The thing with change
Now that the elections are over and a new administration is set to take the reins for nation-building, we begin the hard work of continuing major reforms, paramount of which is the K-to-12 program. Much has been said about how this long-overdue reform in education can benefit the Filipino people. But what remains contentious is how such a sweeping initiative can be sustainably implemented while also tackling its attendant challenges in the short term.
Amid the commendations for the Aquino administration for finally paving the way for K-to-12, some critics remain cynical about the Philippines’ readiness for it, given various transition issues. These range from logistical limitations (e.g., insufficient classrooms and learning materials, etc.) to policy-level constraints (e.g., inadequate education budget, inefficient bureaucracy). While there is certainly merit in raising these issues, we must keep in mind that fundamental to any significant change are difficulty and confusion (think of the metamorphosis of a caterpillar into a butterfly, or the birth of a child). These challenges, however, do not stop change, and they should not do so now. This is why we need to talk about K-to-12’s early hurdles, if only to show that they do not warrant giving up the fight for a better basic education system for our youth.
Opposition to K-to-12 has focused on labor concerns, which, while valid, have already been tackled in multisectoral efforts. These include nationwide caravans by the Department of Education (DepEd) and regional dialogues by the Private Education Assistance Committee (PEAC), the Coordinating Council of Private Educational Associations (Cocopea), and Philippine Business for Education (PBEd). A range of comprehensive support programs has been developed by government agencies in order to mitigate the adverse impact on labor and to leverage the opportunity to upgrade Philippine higher education.
For example, in filling senior high school (SHS) personnel posts, the DepEd has established a “green lane” for the priority hiring of displaced faculty and staff. It has accommodated a total of 41,692 SHS faculty applications for 2016 alone, well beyond the 39,000 faculty members estimated to be displaced over a period of five years.
For those who will not join the SHS ranks, the Commission on Higher Education has allocated a total of 15,000 scholarship slots (8,000 masters and 7,000 PhDs), apart from the 13,606 faculty and staff development grants and 100 school innovation grants—all lodged under the Tertiary Education Transition Fund. Finally, the Department of Labor and Employment will facilitate the provision of financial and livelihood assistance to displaced personnel. It is thus inaccurate to say that the government is just willing to leave our teachers languishing during the transition.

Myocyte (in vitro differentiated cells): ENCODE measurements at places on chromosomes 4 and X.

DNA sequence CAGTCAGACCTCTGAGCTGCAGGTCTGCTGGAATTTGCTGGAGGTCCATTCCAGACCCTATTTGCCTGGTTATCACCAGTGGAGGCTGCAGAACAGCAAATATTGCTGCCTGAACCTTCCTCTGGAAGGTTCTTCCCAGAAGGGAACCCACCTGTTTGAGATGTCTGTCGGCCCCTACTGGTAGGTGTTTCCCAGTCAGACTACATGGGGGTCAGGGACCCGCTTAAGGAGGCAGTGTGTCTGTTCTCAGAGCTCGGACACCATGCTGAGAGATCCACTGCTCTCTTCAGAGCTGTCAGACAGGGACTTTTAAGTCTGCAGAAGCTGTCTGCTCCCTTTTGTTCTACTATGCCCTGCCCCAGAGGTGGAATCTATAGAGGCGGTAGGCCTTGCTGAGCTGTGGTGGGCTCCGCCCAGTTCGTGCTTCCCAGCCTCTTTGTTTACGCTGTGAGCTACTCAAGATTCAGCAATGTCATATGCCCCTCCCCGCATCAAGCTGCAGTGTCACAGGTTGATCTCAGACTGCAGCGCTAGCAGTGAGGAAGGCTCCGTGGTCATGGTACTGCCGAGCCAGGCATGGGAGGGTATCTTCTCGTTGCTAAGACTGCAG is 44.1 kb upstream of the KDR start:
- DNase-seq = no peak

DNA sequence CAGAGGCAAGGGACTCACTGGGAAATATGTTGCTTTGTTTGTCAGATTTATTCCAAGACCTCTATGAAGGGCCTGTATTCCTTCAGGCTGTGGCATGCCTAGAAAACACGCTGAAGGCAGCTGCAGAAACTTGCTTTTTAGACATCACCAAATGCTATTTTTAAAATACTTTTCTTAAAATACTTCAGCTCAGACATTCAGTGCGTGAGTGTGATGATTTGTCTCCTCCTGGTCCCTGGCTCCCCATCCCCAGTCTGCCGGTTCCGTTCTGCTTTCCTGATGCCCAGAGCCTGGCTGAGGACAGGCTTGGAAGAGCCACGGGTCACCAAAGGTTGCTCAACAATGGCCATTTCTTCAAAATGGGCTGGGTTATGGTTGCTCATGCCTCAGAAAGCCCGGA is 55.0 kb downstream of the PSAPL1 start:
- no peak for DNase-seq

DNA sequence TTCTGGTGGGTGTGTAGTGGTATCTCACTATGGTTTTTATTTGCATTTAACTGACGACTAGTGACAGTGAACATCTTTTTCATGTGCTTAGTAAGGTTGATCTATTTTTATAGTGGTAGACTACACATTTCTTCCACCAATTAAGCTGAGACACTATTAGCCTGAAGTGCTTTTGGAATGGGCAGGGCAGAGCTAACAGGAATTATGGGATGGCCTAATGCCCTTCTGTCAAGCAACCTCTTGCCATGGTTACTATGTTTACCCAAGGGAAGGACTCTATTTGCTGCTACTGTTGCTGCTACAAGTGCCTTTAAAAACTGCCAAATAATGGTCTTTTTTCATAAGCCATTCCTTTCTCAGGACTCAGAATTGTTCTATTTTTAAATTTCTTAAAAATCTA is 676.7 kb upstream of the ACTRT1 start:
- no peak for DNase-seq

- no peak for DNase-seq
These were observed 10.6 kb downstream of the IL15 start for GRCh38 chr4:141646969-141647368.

In terms of access, we cannot deny the efforts made to decongest our schools, as evidenced by 2014 ratios of 1:34 in elementary schools and 1:48 in high schools. The remaining problem involving classrooms is now more one of distribution than supply. Moreover, from 461 elementary schools running on three shifts a day in 2011, we now only have 15 such schools in 2014. Similarly, the DepEd’s voucher program ensures that all 3.9 million junior high school finishers will have equitable access to SHS in 2016, regardless of their school of origin.
On the national policy front, while it is true that government spending on education remains below international standards, it has been steadily increasing in absolute value across the years. From P188 billion in 2010, the total education budget has nearly doubled to P371 billion in 2015, equivalent to a fifth of total new appropriations for the year. It is thus critical that we sustain the momentum and guarantee the optimal use of public funds.
The transition issues surrounding K-to-12—and the criticisms they inevitably draw—merely underscore one challenge for us all: ensuring that the next administration will also put a premium on education by pursuing the full and effective implementation of K-to-12, among other critical reforms of recent times.
Education Secretary Armin Luistro said it best: “One of the criticisms [for K-to-12] is ‘Why do you do it? You’re not ready.’ That’s fine, I think, when we think of it as a conceptual reform. But I come face to face with 5- to 6-year-olds. I can’t tell them, ‘Stop growing; wait until we have a solution.’ So we have to do it now. It will not be perfect. It may be makeshift. Maybe we’ll have to refine it the year after. But the urgency is there, because of them, our children.”
Indeed, the battle for real and lasting change in Philippine education can only be fought one classroom, one teacher, one student at a time. And the thing with such massive change is that the first few, wobbly steps are also the hardest.
Dr. Chito B. Salazar and Dylan Dellosa are president and research director, respectively, of the Philippine Business for Education.
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